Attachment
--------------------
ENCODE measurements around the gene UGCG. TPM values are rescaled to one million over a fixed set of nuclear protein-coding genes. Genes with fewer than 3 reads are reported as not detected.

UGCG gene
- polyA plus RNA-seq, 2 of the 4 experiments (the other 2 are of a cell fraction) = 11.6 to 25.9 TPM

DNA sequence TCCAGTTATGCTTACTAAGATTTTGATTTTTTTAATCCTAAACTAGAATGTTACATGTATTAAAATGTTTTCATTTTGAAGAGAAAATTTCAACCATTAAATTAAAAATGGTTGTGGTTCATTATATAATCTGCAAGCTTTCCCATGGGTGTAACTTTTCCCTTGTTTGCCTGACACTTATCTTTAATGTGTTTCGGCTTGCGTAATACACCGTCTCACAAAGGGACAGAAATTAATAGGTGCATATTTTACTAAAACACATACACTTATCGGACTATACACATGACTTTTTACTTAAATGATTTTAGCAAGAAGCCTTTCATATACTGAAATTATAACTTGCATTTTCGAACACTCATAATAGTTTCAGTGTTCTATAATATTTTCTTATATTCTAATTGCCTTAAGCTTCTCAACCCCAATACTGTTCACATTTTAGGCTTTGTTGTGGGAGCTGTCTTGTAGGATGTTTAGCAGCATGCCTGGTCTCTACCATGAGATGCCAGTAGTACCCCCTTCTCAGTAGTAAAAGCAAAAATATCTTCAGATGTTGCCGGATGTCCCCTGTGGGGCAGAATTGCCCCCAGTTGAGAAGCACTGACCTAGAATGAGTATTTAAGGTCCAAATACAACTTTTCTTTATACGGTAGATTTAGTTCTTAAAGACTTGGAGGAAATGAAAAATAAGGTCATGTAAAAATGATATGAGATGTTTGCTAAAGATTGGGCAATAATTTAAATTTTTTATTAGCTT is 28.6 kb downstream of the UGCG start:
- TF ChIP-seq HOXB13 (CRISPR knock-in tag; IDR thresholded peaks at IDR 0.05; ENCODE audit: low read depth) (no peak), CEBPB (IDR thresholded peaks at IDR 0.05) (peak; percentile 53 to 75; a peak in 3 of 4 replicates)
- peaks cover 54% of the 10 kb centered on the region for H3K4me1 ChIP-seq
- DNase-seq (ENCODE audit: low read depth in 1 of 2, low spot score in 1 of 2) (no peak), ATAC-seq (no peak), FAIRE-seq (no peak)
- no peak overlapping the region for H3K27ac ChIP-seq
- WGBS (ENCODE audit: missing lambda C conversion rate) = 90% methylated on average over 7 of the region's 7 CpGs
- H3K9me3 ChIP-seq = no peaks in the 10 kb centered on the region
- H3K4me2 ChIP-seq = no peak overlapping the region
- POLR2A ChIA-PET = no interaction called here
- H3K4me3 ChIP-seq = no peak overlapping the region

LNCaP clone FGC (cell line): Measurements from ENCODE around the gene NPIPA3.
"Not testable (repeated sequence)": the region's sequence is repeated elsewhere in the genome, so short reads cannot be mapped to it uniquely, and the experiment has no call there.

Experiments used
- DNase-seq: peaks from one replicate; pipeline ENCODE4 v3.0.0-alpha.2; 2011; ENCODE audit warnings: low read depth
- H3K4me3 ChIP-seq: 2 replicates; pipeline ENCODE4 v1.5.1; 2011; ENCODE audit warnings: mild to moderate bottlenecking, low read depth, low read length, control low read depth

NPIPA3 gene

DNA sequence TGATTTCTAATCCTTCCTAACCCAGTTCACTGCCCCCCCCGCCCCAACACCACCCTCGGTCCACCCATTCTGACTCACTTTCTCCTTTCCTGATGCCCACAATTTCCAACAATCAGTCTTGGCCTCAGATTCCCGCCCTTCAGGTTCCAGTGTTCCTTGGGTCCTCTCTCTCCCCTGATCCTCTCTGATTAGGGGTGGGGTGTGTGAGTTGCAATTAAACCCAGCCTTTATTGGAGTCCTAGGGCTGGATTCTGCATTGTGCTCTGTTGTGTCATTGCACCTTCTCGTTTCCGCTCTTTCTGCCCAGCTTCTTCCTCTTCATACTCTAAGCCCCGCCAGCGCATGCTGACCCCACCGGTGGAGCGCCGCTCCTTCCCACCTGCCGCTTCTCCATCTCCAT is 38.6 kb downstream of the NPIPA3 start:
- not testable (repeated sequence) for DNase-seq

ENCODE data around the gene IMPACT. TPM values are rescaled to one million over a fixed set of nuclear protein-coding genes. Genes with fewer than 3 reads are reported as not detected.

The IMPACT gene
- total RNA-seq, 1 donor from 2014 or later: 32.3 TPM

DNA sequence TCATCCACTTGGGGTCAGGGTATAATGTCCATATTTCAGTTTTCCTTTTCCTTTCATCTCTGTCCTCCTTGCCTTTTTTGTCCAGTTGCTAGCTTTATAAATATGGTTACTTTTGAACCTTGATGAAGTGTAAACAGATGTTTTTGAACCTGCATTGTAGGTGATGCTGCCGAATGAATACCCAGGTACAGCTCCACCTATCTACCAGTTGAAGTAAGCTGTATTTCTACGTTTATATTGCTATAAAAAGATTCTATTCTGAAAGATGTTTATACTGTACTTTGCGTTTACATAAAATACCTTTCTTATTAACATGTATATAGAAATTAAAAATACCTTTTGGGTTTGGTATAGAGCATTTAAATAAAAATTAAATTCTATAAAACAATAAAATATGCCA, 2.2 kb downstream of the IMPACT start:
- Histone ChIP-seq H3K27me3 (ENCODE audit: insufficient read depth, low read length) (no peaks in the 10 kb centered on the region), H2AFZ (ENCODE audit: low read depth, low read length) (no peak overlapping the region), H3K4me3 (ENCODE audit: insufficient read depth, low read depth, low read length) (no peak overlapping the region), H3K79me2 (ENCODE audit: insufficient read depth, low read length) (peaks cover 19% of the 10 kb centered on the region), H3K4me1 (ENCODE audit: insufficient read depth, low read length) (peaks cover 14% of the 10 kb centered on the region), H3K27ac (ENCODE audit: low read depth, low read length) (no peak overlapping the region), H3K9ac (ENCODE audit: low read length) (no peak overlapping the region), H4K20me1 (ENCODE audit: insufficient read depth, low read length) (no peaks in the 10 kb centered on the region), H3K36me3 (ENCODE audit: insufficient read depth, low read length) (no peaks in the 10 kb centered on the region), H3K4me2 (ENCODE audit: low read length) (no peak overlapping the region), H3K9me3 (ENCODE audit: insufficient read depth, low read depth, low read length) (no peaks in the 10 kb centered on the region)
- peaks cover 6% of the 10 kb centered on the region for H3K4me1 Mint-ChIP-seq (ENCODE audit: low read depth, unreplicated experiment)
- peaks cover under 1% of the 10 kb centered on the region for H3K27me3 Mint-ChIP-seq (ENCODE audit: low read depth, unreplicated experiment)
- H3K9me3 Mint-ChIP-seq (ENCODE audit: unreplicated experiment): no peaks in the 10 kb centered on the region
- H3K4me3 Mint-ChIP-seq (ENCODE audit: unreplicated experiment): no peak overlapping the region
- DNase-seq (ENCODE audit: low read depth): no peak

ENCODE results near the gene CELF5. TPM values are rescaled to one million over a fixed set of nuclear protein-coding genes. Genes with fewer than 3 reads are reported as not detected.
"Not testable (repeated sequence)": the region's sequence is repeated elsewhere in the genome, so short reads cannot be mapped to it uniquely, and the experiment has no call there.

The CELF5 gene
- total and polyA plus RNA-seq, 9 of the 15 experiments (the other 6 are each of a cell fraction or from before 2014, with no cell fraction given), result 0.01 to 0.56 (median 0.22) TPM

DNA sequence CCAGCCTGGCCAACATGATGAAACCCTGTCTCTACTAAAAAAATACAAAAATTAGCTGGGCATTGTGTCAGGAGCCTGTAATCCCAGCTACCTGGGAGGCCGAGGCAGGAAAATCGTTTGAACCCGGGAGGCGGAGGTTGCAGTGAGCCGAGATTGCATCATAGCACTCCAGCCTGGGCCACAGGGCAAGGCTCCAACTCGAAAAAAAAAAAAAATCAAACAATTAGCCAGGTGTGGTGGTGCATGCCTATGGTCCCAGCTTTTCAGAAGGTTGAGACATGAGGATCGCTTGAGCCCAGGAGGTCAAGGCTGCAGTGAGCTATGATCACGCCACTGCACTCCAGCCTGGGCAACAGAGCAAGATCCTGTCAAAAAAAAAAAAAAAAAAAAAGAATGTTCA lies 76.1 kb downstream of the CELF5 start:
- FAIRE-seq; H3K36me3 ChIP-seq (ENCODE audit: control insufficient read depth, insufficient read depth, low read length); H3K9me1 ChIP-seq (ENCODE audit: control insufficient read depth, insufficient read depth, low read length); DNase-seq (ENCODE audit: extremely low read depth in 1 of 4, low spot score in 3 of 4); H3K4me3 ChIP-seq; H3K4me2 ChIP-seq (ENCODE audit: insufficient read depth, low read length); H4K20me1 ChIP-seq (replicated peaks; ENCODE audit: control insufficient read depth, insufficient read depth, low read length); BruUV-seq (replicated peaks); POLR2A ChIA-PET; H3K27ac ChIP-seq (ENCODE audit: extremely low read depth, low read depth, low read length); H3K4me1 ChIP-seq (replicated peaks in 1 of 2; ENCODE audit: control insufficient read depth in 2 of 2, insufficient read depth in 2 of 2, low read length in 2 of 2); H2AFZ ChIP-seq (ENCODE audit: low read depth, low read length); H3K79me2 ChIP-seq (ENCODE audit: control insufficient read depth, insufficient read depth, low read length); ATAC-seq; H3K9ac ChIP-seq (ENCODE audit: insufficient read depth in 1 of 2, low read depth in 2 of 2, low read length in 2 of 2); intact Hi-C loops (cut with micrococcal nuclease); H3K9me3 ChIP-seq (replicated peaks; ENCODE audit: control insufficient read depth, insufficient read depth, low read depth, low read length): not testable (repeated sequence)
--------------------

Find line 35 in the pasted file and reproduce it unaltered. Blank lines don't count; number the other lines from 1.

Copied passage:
- total and polyA plus RNA-seq, 9 of the 15 experiments (the other 6 are each of a cell fraction or from before 2014, with no cell fraction given), result 0.01 to 0.56 (median 0.22) TPM